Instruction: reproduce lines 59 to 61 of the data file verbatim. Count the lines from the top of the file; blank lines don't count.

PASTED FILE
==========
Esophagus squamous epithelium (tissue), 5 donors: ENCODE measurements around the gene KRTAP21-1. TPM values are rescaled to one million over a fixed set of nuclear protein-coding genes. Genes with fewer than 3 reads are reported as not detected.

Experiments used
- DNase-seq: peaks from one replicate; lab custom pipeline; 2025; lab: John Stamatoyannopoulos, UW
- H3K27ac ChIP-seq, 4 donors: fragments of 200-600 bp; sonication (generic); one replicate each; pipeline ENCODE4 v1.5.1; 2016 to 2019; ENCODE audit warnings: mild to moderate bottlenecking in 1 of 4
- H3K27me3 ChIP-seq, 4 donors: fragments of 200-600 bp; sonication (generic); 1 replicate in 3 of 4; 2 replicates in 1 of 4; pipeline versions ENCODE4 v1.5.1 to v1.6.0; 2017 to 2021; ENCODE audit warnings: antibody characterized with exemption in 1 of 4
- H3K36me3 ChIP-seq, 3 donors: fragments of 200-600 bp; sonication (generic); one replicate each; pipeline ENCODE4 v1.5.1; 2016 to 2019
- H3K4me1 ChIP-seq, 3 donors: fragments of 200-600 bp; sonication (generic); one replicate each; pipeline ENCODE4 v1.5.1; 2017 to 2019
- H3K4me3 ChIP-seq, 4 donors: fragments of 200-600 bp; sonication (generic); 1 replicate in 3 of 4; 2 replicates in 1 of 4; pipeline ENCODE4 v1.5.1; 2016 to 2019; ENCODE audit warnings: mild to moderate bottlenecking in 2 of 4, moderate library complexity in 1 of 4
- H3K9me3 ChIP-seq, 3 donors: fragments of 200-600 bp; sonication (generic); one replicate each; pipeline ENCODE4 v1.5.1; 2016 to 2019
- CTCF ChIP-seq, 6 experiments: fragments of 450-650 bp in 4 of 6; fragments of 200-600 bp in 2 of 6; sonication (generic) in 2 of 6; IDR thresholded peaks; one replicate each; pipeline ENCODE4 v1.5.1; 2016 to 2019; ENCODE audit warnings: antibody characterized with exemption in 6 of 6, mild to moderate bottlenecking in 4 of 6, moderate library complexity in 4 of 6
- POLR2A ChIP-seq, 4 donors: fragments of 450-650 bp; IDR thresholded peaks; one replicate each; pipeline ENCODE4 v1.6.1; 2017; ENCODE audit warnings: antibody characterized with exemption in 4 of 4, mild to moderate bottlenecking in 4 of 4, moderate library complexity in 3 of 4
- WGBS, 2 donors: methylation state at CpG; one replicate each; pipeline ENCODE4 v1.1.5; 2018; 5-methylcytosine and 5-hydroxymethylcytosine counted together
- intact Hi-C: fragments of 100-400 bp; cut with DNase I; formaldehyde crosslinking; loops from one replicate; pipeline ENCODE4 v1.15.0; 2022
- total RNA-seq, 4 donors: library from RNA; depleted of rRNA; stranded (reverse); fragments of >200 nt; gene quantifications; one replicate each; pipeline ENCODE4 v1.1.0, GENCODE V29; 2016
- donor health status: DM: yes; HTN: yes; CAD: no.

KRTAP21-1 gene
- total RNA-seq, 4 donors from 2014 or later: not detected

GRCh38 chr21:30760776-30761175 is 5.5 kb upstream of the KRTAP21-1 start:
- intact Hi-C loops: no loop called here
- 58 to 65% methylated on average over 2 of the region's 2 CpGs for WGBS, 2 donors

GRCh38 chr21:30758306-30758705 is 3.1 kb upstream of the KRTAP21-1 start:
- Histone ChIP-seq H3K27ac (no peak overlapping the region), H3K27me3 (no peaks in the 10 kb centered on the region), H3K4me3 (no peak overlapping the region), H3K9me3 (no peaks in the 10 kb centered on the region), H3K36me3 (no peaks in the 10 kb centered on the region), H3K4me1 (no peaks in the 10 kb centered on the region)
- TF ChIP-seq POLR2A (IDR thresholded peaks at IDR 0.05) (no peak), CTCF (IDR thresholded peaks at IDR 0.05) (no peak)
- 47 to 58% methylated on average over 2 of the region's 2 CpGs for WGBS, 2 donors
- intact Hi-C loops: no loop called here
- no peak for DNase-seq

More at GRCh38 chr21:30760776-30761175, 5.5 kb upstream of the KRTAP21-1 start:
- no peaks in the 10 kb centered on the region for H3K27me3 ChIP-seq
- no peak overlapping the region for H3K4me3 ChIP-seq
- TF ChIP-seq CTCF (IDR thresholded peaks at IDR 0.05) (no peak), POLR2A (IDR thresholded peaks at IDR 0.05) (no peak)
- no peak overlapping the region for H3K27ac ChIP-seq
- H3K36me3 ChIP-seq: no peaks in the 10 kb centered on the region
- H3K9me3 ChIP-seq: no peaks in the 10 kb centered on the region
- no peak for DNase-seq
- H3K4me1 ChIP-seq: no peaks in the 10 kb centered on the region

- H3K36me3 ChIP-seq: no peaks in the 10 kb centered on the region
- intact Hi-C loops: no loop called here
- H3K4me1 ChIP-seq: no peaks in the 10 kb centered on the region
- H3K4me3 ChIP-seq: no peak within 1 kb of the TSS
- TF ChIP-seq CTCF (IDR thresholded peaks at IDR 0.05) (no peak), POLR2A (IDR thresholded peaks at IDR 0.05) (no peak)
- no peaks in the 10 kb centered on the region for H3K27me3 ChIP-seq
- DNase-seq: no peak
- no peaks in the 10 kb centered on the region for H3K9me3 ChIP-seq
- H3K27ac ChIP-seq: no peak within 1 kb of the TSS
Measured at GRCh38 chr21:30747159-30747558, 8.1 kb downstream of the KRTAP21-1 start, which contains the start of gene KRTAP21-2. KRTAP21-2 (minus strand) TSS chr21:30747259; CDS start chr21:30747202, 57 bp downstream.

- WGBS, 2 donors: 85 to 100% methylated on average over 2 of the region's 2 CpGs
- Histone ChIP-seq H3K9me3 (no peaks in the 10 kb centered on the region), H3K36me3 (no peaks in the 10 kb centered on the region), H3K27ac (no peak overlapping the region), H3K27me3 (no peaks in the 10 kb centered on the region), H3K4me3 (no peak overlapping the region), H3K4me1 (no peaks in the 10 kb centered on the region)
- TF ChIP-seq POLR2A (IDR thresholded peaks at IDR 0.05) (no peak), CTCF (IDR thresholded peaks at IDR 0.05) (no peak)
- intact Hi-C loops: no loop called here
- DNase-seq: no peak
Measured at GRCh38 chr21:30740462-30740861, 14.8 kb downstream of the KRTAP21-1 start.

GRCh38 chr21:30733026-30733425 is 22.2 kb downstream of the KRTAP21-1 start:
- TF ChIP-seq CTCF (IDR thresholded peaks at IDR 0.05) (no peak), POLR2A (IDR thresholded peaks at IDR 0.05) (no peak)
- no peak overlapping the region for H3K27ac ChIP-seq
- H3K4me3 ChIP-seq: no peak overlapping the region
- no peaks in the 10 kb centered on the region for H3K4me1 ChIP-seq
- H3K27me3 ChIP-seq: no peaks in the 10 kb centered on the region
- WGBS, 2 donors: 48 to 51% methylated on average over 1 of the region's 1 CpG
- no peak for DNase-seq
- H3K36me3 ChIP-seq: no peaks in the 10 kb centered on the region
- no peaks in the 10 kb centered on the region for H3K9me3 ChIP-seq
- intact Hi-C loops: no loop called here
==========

- no peak for DNase-seq
- H3K36me3 ChIP-seq: no peaks in the 10 kb centered on the region
- no peaks in the 10 kb centered on the region for H3K9me3 ChIP-seq